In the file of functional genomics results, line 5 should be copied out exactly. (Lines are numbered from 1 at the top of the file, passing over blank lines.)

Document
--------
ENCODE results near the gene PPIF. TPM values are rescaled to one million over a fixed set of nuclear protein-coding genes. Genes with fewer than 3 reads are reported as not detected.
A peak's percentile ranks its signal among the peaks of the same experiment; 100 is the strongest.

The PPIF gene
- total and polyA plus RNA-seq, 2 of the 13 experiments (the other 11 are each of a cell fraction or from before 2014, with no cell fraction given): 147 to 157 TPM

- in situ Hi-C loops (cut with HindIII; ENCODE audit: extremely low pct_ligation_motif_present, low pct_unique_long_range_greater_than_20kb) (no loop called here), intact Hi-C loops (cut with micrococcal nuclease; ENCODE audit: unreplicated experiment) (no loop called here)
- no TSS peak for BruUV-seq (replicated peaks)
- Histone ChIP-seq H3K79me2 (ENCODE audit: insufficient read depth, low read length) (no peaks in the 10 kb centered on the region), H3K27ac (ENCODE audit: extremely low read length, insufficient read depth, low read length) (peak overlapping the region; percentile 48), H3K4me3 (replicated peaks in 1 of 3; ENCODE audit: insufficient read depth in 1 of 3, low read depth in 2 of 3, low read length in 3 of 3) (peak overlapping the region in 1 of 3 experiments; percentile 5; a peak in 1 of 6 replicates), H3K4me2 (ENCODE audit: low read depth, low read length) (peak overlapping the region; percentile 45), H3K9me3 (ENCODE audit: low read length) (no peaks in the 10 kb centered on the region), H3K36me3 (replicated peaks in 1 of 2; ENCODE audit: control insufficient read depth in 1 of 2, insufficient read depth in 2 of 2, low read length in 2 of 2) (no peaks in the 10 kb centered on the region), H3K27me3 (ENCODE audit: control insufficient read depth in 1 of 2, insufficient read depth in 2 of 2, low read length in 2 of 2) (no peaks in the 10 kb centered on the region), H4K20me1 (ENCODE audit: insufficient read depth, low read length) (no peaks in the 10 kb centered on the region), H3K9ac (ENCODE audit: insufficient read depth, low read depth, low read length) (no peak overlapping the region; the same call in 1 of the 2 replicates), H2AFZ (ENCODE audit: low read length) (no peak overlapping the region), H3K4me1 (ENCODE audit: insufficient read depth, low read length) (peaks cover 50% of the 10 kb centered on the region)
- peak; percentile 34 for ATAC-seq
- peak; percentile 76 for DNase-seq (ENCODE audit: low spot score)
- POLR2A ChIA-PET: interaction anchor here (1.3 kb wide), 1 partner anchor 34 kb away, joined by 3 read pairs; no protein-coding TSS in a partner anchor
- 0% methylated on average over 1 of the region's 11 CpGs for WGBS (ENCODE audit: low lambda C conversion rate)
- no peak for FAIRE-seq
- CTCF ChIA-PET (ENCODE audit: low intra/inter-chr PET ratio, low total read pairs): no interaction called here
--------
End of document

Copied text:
- in situ Hi-C loops (cut with HindIII; ENCODE audit: extremely low pct_ligation_motif_present, low pct_unique_long_range_greater_than_20kb) (no loop called here), intact Hi-C loops (cut with micrococcal nuclease; ENCODE audit: unreplicated experiment) (no loop called here)